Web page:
- In a letter sent to White House officials, the American Hospital Association says staffing agencies are "exploiting" the staffing shortages by charging "uniformly high prices" in a coordinated way, alleging anticompetitive practices.
- Along with the nursing home lobby, AHA is calling on the White House to investigate as hospitals are now paying "exorbitant" rates for nurses and other staffers, according to the letter sent to Jeff Zients, who is leading the White House's COVID-19 response.
- Earlier this week, members of Congress sent a similar letter urging the White House to act as the inflated pay is "exacerbating" the nursing shortage during an already difficult time for hospitals.
COVID-19 has put unprecedented strain on the nation's hospitals and health facilities, forcing hospitals to rely more on traveling nurse agencies when they're short on staff.
With nurses in high demand amid another surge, agencies have raised rates to attract nurses from their traditional posts with significantly higher pay.
"Our organizations have no choice but to pay these exorbitant rates," AHA and the nursing home lobby wrote in the letter to Zients.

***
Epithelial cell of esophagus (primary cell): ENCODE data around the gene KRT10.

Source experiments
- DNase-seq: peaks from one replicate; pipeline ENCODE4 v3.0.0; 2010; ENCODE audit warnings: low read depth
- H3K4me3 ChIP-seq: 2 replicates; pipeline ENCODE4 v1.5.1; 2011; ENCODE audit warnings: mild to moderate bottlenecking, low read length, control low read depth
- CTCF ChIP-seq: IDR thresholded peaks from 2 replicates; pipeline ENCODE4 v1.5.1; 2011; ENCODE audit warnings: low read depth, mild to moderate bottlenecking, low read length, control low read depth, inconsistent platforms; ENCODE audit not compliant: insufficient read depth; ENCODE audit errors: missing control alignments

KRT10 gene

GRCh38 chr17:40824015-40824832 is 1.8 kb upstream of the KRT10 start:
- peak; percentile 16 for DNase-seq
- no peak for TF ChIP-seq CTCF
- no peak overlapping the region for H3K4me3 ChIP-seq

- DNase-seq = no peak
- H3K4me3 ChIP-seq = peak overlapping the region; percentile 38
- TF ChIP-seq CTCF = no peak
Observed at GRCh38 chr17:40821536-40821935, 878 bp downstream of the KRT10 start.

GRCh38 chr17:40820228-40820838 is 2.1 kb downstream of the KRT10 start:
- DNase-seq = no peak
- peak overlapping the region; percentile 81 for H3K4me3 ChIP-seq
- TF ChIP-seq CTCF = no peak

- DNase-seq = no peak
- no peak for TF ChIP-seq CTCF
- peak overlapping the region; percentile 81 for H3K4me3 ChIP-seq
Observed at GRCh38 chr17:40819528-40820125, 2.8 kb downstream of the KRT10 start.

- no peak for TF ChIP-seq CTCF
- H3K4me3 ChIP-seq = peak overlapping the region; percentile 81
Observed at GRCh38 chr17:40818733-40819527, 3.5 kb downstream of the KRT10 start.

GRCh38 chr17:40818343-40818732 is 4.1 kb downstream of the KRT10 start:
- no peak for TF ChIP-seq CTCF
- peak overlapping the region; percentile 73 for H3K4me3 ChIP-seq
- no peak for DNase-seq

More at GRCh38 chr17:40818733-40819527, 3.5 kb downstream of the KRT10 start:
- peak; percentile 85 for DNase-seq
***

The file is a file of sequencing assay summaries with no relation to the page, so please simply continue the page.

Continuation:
The lobbies said these rates are unsustainable. Yet, analysts don't expect wage pressure to relent anytime soon. They expect hospitals will have to try to pass these cost increases on by raising prices in contract negotiations with payers.
AHA has also pushed for the Federal Trade Commission to investigate nurse staffing firms for anticompetitive behavior.
The labor market has been significantly disrupted, hospital leaders have said. HCA executives said nurses shifting to traveling agencies is most acute during surges when they are in high demand and have more opportunities to leave. HCA leaders hope as cases and hospitalizations dwindle, that movement will moderate, according to a call with investors this week.
In response to the steep competition for nurses, many hospitals have tried to entice employees to stay with bumps to wages and bonuses.
It's not just hospitals feeling the effects of the labor movement. Nursing homes and long-term care facilities are also short on staff, which disrupts the entire industry.
Hospitals have reported that it's taking longer to discharge certain patients as post-acute facilities such as nursing homes lack the staff.
"The situation is urgent and the reliance on temporary workers has caused normal staffing costs to balloon in all areas of the country," members of Congress said in their letter to the White House.